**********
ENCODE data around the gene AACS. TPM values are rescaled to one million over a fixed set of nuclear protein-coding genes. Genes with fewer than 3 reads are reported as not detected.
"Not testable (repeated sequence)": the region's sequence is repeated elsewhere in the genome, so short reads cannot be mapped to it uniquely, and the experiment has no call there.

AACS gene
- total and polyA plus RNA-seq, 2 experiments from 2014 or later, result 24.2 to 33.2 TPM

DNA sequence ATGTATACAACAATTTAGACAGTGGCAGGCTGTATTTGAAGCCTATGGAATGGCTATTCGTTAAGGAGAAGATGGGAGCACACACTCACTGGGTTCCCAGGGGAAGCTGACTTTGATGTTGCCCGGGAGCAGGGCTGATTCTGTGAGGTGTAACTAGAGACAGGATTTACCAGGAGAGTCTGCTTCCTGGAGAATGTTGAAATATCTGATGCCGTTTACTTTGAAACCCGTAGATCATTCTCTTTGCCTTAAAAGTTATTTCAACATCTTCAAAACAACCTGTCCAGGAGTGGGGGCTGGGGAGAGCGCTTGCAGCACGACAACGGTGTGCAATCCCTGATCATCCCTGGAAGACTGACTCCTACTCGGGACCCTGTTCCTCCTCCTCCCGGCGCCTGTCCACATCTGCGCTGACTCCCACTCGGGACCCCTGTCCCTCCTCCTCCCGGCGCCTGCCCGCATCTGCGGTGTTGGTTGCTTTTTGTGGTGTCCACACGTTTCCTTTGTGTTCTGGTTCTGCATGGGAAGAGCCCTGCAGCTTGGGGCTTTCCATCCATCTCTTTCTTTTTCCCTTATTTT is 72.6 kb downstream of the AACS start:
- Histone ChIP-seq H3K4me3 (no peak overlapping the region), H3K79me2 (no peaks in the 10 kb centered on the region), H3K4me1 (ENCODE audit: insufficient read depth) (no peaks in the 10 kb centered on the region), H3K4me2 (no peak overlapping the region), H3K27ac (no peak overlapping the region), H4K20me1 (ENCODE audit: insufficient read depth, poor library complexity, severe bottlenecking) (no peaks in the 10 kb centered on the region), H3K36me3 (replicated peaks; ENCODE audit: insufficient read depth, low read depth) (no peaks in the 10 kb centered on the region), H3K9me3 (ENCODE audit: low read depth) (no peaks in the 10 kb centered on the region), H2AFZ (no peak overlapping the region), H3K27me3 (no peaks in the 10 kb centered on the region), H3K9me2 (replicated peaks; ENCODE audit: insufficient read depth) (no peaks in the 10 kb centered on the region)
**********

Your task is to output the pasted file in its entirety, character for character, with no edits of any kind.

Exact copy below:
ENCODE data around the gene AACS. TPM values are rescaled to one million over a fixed set of nuclear protein-coding genes. Genes with fewer than 3 reads are reported as not detected.
"Not testable (repeated sequence)": the region's sequence is repeated elsewhere in the genome, so short reads cannot be mapped to it uniquely, and the experiment has no call there.

AACS gene
- total and polyA plus RNA-seq, 2 experiments from 2014 or later, result 24.2 to 33.2 TPM

DNA sequence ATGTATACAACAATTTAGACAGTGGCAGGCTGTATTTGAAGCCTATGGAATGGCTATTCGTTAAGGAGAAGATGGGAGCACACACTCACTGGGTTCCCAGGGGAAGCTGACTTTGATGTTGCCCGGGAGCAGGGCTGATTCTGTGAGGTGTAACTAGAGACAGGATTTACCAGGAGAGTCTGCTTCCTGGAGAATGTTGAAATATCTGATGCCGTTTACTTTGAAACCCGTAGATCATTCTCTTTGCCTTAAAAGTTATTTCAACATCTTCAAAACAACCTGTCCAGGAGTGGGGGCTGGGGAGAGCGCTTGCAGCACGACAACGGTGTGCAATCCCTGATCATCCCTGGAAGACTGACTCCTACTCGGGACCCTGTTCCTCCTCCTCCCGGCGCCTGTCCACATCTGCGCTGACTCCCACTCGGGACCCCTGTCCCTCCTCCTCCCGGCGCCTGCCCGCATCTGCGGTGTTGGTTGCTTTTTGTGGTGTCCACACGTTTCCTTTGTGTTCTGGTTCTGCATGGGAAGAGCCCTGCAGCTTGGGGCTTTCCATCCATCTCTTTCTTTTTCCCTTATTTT is 72.6 kb downstream of the AACS start:
- Histone ChIP-seq H3K4me3 (no peak overlapping the region), H3K79me2 (no peaks in the 10 kb centered on the region), H3K4me1 (ENCODE audit: insufficient read depth) (no peaks in the 10 kb centered on the region), H3K4me2 (no peak overlapping the region), H3K27ac (no peak overlapping the region), H4K20me1 (ENCODE audit: insufficient read depth, poor library complexity, severe bottlenecking) (no peaks in the 10 kb centered on the region), H3K36me3 (replicated peaks; ENCODE audit: insufficient read depth, low read depth) (no peaks in the 10 kb centered on the region), H3K9me3 (ENCODE audit: low read depth) (no peaks in the 10 kb centered on the region), H2AFZ (no peak overlapping the region), H3K27me3 (no peaks in the 10 kb centered on the region), H3K9me2 (replicated peaks; ENCODE audit: insufficient read depth) (no peaks in the 10 kb centered on the region)